Sometimes, we make situations more complicated than they need to be. In seeking or insisting on the perfect solution, we give ourselves the excuse to provide no solution at all. The problem gets worse, as has been the case with government spending, Social Security shortfall, state pension programs, personal debt and so on. We pass the problem on to our children like an heirloom that is not only priceless but also unaffordable.

Every so often, Ockham’s Razor is the scalpel we need. Every so often, we must decide whether we want to be vindicated in our beliefs or simply choose to resolve an issue. Immigration reform is simple, if we want it enough to choose common sense, decency and practicality over ideology.

And, on this Fourth of July, isn’t it nice to recall that common sense, decency and practicality are fundamental strengths of this great nation?

You betcha.

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3 Responses to Immigration and Ockham’s Razor

  1. Well stated Michael. As a daughter of legal immigrants, and current resident of San Diego county, CA, I know all too well of the pain suffered by illegals and their families. Anyone who thinks it is compassionate to condone, excuse, or encourage illegal immigration does not have the full facts. Inaction is the same as condoning, and promotes the equivalent of modern day slavery. We serve, and inspire, no one when we do not enforce our own laws. Hugs! Mama Marlaine

  2. Bill Carman says:

    I agree with a great deal of Rosenbaum’s post. However, I think he substantially glosses over the problem of assimilation….the lack thereof among certain immigrants. He talks about people being proud to be hyphenated Americans….from my perspective that is a big part of the problem with the multiculturalists’ approach to immigration. One of the reason’s we have become the great nation we are is that, prior to the early 60’s, we weren’t African-Americans or Mexican-Americans or any other kind of xxxx-Americans. Immigrants came, and many still do, because they wanted to be Americans. Unfortunately, the left’s emphasis on multiculturism is dividing us into enclaves of hyphenated citizens and destroying the melting-pot commonality we once had….and sought. Additionally, he doesn’t touch at all the problem of language….Americans speak English…period! Until our requirement that to become a citizen you must speak English is actually enforced our cultural problems are going to get worse not better.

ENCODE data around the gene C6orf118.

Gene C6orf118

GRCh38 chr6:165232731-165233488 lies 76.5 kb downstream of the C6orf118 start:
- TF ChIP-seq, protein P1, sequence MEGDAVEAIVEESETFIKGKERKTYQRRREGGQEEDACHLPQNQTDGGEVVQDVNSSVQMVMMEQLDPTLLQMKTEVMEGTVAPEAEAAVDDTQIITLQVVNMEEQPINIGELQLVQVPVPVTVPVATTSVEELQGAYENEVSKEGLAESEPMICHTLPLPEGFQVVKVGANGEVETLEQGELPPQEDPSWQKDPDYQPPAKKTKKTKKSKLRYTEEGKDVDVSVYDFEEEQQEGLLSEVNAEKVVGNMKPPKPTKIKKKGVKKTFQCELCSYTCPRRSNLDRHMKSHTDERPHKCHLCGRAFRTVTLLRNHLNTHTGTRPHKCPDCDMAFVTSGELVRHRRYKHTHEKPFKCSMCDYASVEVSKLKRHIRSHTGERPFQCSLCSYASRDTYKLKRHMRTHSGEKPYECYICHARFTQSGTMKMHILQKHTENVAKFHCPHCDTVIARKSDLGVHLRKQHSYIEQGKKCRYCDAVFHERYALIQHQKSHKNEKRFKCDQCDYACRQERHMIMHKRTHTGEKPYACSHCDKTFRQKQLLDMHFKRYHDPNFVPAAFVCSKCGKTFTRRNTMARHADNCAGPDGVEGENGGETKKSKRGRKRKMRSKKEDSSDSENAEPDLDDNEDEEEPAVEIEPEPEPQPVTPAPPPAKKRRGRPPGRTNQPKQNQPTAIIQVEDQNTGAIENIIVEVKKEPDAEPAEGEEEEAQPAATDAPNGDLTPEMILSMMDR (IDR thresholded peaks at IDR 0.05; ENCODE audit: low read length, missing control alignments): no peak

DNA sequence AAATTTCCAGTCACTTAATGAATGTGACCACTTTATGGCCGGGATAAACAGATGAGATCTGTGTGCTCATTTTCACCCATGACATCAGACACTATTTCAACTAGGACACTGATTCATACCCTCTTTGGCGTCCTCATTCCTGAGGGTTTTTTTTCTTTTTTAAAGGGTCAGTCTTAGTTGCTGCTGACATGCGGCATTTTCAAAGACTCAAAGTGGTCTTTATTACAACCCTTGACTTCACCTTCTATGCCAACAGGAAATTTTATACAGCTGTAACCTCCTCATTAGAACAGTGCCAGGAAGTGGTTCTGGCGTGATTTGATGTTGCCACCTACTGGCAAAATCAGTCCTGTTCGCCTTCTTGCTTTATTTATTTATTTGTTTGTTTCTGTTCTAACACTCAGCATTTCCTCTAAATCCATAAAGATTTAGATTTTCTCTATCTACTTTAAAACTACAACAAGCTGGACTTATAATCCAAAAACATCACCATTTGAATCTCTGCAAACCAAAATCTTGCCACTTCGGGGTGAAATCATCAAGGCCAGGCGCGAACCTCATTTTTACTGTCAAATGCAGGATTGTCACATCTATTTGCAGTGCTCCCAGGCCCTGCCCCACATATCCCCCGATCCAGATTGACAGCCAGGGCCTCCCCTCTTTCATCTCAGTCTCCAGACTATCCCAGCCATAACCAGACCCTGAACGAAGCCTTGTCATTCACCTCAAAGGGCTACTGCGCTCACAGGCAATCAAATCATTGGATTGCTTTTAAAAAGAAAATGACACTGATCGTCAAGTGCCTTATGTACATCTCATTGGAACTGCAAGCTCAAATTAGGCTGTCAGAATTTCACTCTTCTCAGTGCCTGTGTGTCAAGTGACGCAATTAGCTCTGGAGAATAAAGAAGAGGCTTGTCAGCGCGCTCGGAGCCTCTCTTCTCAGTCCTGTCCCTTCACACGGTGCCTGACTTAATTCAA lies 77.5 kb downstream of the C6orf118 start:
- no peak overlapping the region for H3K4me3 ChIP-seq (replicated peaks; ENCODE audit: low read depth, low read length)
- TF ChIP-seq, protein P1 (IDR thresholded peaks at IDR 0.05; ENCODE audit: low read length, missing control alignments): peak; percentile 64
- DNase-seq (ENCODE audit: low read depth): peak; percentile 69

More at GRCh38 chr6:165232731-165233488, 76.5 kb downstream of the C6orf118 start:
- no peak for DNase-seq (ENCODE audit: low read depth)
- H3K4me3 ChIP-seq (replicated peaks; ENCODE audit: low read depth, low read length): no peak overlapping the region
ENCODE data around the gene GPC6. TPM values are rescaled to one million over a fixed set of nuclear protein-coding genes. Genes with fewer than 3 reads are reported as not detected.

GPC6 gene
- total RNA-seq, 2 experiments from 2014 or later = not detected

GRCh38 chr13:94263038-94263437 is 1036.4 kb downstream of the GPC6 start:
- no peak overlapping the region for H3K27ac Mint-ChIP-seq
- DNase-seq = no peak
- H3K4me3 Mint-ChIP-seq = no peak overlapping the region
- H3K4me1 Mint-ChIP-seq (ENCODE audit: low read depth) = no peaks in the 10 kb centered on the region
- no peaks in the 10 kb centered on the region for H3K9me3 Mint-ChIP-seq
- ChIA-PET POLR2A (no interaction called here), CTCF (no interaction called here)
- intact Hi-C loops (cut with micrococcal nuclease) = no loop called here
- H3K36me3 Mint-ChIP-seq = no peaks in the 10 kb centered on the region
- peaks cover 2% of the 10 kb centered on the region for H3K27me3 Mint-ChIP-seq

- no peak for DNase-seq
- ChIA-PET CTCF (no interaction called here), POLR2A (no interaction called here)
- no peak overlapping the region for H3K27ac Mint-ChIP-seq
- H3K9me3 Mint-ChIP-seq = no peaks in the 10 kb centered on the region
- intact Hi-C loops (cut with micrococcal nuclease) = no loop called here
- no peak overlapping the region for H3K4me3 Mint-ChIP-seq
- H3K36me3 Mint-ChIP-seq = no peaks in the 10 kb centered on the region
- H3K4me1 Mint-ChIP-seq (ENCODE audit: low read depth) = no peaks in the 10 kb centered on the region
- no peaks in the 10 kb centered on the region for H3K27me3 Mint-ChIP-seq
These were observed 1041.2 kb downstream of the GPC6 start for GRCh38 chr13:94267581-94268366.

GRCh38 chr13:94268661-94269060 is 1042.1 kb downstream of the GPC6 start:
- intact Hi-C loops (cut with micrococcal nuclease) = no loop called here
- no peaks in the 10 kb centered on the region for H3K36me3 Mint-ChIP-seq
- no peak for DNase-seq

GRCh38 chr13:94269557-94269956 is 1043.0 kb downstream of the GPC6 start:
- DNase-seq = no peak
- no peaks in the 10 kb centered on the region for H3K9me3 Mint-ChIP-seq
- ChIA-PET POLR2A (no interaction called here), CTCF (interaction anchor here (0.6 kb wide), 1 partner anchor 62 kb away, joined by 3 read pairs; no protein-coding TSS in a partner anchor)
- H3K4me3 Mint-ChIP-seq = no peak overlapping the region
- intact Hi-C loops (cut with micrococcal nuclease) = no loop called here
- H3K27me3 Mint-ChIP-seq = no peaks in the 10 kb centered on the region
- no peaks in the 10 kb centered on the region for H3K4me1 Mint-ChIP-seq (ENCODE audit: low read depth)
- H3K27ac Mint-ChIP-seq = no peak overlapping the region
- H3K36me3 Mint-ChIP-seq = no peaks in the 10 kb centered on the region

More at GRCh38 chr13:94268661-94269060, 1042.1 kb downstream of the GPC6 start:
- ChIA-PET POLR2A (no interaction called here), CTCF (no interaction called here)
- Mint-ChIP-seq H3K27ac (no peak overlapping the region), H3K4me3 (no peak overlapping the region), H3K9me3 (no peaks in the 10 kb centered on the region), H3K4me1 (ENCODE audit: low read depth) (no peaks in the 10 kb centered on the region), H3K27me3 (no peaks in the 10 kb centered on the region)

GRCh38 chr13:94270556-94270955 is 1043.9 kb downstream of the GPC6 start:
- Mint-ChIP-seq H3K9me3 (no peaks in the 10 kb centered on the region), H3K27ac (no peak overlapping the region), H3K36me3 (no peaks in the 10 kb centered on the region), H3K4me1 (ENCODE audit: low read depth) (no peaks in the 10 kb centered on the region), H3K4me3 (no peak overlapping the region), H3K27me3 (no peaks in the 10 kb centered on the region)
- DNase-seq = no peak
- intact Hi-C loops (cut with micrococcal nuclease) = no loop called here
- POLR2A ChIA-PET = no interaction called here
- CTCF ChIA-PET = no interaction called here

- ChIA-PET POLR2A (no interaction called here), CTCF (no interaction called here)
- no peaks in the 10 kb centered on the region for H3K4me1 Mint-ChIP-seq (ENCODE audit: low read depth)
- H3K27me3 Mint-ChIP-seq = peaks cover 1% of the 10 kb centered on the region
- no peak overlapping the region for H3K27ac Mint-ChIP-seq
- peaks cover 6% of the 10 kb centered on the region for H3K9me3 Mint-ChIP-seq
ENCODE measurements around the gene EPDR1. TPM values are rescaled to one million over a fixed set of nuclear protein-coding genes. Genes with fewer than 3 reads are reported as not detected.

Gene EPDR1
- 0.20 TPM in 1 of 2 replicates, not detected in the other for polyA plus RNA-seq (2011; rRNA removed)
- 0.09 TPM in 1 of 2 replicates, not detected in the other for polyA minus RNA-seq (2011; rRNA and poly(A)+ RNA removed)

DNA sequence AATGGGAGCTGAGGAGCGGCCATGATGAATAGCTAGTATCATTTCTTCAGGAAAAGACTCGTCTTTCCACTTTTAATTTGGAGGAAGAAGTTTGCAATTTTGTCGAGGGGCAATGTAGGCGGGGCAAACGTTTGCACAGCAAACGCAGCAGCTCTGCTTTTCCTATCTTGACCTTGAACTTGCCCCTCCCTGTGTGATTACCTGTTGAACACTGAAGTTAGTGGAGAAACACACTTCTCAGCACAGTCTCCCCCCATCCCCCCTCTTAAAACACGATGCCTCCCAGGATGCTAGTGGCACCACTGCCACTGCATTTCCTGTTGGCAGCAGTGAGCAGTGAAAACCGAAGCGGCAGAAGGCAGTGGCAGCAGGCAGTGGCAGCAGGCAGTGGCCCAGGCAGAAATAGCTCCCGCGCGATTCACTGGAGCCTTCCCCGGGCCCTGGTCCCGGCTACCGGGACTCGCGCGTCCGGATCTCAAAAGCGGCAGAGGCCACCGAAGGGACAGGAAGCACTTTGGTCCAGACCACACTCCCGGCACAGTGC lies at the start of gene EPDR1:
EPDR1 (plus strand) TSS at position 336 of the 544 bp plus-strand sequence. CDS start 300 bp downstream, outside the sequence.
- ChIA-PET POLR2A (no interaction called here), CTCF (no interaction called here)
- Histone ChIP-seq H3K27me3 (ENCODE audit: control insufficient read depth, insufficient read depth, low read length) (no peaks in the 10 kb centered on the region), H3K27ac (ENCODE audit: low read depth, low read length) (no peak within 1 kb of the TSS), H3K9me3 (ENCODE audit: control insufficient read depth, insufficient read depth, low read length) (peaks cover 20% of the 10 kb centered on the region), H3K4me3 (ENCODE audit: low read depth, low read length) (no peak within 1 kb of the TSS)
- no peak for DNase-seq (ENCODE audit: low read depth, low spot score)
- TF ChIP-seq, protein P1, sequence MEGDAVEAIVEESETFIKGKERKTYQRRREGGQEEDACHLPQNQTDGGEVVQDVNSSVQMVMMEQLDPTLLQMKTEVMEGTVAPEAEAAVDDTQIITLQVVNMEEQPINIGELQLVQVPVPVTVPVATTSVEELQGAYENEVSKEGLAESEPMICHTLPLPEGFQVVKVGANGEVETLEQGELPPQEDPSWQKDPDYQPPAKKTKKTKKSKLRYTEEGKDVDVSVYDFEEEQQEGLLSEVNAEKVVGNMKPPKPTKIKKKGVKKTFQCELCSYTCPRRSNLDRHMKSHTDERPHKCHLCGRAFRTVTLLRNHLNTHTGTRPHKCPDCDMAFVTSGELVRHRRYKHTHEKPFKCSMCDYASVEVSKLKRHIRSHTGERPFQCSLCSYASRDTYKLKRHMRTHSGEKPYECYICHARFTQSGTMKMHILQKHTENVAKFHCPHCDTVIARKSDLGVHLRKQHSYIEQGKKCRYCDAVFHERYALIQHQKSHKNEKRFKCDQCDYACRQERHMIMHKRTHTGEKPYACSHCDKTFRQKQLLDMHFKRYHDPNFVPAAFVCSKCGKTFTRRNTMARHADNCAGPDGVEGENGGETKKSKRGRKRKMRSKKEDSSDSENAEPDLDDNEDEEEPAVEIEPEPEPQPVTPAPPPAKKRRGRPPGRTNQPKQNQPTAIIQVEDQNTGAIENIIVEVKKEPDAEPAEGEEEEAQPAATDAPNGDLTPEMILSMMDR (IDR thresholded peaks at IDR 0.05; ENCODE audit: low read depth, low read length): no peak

Like many “moderates” and people on the left he uses the canard of “deporting 11-12 million people” as a foil against making it very difficult to be here illegally. While he is right that we are not going to “round up and deport” all these people (and no one with an ounce of integrity is suggesting that is possible), that statement is a strawman argument that ignores a very basic fact…..if you make it difficult for them to earn a living, and if you make it clear that if caught they will be deported, a very substantial number of them will leave of their own volition. It’s happening in Arizona right now!